SoC design challenges in power management architectures with internal regulation

August 30, 2013 // By Snehal Rathi, Garima Jain and Shubhra Singh

Modern day SoCs are meant to support a number of functions in the field. This requires the SoC to have different IPs, peripherals etc. These subsystems in the design work on different voltage levels and are power hungry, also having different current requirements. Amongst these voltages, some are externally supplied, while others are internally generated.

For the internally generated voltages these SoCs may have more than one regulator catering to different needs, for example, high bandwidth/low drive and low bandwidth/high drive, but all regulating a single voltage supply (let this be the voltage for the digital IPs). When many of these digital functionalities get activated at the same time there are chances of current surges being seen on this internally regulated voltage supply. As standalone entities most of these regulators are flawless but when integrated into the SoC it is particularly important to see that this happens seamlessly.

Some critical issues that should be taken care of during integration are as follows:

a) The enabling of regulators from the Digital wrappers during the power-up phase of the SoC depending on the use case of regulators and its features.

b) The individual regulation levels of the regulators which ensure that the usage of the regulators is optimum and the system is immune to any dynamic current consumption profile changes.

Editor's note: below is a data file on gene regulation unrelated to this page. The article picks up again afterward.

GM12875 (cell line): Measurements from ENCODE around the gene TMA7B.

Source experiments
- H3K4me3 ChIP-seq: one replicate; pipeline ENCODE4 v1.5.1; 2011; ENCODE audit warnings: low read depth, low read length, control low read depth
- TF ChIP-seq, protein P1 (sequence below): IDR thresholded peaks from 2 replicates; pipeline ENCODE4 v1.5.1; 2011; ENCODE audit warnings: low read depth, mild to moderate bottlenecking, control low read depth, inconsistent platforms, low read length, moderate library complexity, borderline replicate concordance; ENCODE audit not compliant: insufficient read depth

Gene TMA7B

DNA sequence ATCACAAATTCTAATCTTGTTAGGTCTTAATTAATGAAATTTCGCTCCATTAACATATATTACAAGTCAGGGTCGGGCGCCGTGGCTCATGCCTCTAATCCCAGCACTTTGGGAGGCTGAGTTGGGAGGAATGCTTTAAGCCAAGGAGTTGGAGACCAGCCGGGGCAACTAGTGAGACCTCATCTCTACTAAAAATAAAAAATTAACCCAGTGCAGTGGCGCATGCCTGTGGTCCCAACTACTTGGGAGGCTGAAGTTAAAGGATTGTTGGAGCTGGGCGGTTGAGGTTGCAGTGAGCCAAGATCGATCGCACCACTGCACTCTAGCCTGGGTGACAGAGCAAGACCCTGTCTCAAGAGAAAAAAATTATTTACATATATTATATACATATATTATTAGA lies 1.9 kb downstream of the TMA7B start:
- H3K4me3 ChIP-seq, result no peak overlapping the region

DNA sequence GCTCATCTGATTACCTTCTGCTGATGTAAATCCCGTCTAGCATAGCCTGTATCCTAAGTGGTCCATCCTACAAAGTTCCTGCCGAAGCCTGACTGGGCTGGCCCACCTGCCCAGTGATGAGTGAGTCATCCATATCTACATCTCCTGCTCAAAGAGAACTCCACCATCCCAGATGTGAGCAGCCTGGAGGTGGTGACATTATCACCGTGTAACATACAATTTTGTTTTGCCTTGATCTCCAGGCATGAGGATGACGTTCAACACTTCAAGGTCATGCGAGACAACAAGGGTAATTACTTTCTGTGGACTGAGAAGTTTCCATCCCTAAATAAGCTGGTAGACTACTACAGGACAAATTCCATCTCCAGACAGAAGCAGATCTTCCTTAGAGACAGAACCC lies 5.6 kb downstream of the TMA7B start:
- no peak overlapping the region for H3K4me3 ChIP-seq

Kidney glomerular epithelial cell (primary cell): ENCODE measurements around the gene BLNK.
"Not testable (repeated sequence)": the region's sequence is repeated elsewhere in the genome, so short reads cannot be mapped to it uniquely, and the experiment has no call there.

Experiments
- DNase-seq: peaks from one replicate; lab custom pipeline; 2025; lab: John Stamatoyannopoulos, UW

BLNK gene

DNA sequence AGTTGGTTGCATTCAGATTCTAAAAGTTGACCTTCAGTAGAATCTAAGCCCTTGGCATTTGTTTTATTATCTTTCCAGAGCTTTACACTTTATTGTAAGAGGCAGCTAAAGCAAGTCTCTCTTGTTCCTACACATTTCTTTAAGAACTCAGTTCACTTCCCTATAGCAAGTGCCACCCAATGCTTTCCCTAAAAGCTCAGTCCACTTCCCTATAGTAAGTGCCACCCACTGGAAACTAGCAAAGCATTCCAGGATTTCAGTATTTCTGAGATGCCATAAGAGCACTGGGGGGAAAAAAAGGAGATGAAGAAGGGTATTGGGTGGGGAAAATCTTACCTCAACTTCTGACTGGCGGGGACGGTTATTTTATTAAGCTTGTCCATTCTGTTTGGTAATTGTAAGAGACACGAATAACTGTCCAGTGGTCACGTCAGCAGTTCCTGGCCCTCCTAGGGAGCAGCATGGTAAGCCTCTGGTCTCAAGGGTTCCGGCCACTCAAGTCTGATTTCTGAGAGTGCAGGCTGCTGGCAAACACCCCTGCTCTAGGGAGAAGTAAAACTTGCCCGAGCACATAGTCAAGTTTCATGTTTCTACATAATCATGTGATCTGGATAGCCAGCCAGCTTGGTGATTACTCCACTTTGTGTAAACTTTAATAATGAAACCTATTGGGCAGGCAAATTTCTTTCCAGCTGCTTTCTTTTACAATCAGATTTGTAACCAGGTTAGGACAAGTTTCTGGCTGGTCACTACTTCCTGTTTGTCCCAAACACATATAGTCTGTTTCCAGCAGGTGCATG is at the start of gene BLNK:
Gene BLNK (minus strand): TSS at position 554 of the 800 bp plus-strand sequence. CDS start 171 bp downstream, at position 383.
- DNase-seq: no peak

c) Handling the disabling of regulators to avoid spikes on the current profile of supply during shut down of the device.

d) Regulators should support bypass feature for Test mode where an external control on all the supplies is needed.

Let us take up each of these issues in detail.

a) Power-up Phase

1) Masking of data coming from the digital domain

Consider the case when these regulators generate the supply on which the digital logic in the SoC works. Since this supply is building up in the power-up phase of the system, any signal coming from the digital domain is at a floating value, which can be at any level.

Hence this value has to be rejected at least until the digital supply in the system reaches a level above which the digital logic can be trusted. This level, of which the inputs coming from the digital domain should be masked, is the POR_REGULATED_SUPPLY which is about 0.7V (i.e. close to the threshold level of active devices).

Any logic which the system needs until this level is attained has to be safe-stated to ground level. This safe-stating is removed only when the POR_REGULATED_SUPPLY is reached. If this is not taken care of, then the system can be stuck in a loop where it will never come out of the Reset state.

2) Digital Wrapper of the regulators

The one problem that often arises in multi-regulated systems is related to the reuse of the logic, residing in the digital wrapper, for power-down of the regulators. It can skip the attention of most chip design and integration verification engineers that, though the design of these regulators, namely the MAIN and AUXILIARY regulator, is similar, the functions that they serve in the SoC are different.


This paper was a result of the many "bugs" found in some of the critical power-dependent SoCs the authors have uncovered in their experience. The authors examine these problems and present viable solutions and alternatives to prevent performance problems in these ICs.
Freescale, SoC design, power architecture, common problems